Photo: Erik Compton, right, reacts to his drive on 18 during first-round play at the John Deere Classic on Thursday, July 12, 2012. Looking on is pro golfer Jamie Lovemark. (Larry Fisher/QUAD-CITY TIMES)
It’s an Olympic style event in which people who have received a new heart or some other organ from someone else compete against one another in various athletic endeavors.
We know of only one athlete who is competing with replacement parts against guys who all have their original equipment.
And he managed to shoot a 3-under-par 68 Thursday in the opening round of the John Deere Classic.
Erik Compton has undergone not one, but two, heart transplants in his 32 years, but he showed again Thursday that he is fully capable of matching skills with the best golfers in the world on a weekly basis.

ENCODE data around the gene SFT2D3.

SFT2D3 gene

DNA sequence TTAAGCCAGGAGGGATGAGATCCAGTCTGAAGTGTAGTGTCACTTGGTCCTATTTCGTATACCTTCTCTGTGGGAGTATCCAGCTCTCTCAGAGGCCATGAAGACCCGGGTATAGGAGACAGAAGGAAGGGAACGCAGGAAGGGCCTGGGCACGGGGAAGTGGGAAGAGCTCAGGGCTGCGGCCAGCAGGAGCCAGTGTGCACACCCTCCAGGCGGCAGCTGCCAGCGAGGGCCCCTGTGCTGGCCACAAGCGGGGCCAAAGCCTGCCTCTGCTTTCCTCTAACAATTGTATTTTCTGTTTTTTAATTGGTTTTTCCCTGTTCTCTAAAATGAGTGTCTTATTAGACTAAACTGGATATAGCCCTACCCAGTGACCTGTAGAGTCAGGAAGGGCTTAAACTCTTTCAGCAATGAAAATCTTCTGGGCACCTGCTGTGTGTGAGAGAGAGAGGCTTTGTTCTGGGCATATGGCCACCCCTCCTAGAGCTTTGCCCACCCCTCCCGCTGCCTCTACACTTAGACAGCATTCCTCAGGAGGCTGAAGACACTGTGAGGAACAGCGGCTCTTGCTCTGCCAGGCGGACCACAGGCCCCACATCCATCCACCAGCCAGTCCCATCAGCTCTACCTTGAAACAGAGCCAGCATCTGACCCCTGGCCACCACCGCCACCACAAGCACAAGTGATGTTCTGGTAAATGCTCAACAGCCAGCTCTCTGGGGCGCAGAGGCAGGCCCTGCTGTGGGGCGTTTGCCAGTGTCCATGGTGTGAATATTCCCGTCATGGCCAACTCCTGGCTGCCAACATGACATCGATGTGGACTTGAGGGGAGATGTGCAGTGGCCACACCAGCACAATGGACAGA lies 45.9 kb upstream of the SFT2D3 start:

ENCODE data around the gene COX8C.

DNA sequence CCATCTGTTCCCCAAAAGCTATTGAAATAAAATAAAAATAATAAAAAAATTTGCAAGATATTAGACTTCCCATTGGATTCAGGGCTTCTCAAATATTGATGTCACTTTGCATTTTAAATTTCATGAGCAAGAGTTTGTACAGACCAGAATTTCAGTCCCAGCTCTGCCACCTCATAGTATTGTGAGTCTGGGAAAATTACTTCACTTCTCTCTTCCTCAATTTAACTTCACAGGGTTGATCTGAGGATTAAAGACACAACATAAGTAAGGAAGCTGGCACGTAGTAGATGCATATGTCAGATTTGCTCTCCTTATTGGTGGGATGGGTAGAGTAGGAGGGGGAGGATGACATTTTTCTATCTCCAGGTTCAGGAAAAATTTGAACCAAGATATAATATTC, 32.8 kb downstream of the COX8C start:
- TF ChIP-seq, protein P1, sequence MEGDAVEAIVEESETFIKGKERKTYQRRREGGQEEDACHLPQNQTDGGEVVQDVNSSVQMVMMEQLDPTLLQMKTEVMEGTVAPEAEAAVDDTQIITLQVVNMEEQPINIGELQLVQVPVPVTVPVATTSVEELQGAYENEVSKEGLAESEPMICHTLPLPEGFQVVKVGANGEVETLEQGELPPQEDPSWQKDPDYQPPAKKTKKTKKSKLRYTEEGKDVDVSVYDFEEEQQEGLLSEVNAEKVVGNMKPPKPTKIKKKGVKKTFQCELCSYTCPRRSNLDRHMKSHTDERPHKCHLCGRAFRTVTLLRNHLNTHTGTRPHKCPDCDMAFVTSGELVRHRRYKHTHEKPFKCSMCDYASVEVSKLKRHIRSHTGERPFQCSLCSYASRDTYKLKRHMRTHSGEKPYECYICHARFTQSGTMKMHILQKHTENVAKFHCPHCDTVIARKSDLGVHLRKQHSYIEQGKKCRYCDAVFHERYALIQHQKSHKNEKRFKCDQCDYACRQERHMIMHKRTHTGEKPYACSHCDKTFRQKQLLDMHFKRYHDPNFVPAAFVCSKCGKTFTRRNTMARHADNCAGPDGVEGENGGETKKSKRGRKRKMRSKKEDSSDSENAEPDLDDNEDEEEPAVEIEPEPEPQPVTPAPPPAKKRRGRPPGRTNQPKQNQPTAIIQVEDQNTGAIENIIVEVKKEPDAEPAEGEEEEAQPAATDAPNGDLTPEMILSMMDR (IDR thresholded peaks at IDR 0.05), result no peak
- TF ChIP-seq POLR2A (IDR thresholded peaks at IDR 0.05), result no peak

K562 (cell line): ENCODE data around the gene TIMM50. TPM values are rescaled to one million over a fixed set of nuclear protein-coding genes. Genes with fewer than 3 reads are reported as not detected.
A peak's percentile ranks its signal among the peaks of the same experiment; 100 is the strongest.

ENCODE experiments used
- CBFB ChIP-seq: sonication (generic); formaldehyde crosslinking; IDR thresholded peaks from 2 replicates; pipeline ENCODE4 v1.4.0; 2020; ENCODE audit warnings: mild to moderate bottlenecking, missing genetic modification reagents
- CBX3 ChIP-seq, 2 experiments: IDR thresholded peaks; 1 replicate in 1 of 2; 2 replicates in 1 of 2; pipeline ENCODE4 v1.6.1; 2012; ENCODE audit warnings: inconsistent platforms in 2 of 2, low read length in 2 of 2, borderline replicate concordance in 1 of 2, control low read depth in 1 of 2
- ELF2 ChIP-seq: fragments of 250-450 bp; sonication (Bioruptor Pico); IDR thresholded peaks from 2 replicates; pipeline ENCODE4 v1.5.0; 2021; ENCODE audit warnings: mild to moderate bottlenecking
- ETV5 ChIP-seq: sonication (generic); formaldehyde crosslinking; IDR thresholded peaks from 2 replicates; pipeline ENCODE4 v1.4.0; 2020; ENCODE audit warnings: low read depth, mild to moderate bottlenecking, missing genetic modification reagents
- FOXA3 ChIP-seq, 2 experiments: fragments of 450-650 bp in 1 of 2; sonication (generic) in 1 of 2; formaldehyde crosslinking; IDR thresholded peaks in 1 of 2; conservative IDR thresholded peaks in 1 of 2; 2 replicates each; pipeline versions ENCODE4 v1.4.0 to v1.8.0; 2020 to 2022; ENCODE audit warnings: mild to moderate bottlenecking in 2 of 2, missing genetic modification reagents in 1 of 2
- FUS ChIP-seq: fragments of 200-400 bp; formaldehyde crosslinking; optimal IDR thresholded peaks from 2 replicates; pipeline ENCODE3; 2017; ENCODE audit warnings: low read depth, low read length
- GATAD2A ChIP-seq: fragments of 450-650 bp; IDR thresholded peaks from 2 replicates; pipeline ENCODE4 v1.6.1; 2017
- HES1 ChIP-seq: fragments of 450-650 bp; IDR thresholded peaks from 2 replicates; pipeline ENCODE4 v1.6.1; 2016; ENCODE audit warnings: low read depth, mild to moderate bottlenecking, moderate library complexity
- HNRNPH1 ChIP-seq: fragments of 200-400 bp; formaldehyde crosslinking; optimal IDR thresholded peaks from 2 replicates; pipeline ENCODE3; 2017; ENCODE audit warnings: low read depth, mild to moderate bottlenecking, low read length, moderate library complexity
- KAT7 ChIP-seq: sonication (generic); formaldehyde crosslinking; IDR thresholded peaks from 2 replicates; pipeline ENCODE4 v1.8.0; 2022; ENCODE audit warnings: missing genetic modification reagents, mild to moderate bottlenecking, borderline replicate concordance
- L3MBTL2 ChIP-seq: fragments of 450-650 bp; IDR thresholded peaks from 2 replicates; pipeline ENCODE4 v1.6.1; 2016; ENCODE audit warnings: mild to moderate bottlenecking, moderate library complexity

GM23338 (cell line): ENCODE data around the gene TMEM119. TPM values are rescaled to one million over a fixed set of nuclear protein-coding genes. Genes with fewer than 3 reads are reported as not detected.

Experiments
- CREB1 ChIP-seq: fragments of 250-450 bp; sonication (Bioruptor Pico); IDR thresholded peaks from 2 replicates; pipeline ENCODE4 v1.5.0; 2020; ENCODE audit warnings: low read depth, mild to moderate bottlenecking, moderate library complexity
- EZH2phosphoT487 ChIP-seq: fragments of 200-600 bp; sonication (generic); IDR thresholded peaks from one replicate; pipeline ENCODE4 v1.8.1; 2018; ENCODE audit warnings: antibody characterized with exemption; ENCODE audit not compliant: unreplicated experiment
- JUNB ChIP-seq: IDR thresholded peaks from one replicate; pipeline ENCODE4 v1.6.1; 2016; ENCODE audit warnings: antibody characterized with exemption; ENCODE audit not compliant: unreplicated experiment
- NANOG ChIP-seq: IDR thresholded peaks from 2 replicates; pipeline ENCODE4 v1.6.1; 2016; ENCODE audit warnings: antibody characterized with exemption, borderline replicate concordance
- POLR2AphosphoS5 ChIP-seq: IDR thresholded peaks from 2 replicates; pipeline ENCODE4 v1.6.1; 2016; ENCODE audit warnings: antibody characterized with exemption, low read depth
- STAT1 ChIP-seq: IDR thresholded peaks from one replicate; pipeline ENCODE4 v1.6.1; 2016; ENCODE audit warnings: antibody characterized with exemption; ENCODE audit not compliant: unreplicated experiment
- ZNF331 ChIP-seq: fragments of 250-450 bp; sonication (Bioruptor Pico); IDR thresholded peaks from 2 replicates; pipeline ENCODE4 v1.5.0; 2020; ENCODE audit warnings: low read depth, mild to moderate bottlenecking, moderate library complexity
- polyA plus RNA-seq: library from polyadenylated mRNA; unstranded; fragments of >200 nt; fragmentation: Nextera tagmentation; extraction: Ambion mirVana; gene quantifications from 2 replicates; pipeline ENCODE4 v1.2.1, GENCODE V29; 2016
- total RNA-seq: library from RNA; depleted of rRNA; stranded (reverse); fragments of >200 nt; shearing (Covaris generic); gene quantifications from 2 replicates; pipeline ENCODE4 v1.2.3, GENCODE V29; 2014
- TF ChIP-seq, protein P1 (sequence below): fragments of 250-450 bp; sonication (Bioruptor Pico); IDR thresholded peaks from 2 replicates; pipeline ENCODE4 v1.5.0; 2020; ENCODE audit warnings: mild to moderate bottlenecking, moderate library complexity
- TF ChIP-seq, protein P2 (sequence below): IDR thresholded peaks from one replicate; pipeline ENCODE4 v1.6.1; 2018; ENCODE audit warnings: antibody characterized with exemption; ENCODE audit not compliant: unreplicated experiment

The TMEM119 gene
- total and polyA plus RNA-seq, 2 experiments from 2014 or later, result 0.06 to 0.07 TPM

“I’ve had issues my whole life,” Compton said after his first trip around Deere Run. “I’m just blessed to be able to walk up and down these hills in this heat, and pursue my dream.”
Compton was an aspiring 9-year-old athlete in Miami when he was diagnosed with viral cardiomyopathy, an inflammation that impairs the heart’s ability to pump blood. Over the course of time, the ailment took over his life. He was vomiting all the time. He was seeing spots.
He was put on a donor list and when a 15-year-old girl was killed by a drunk driver in 1992, her still healthy heart was passed on to the 12-year-old Compton.
That ended his dreams of starring in such sports as football and baseball so he re-channeled his competitive juices into a less rambunctious sport.Read more: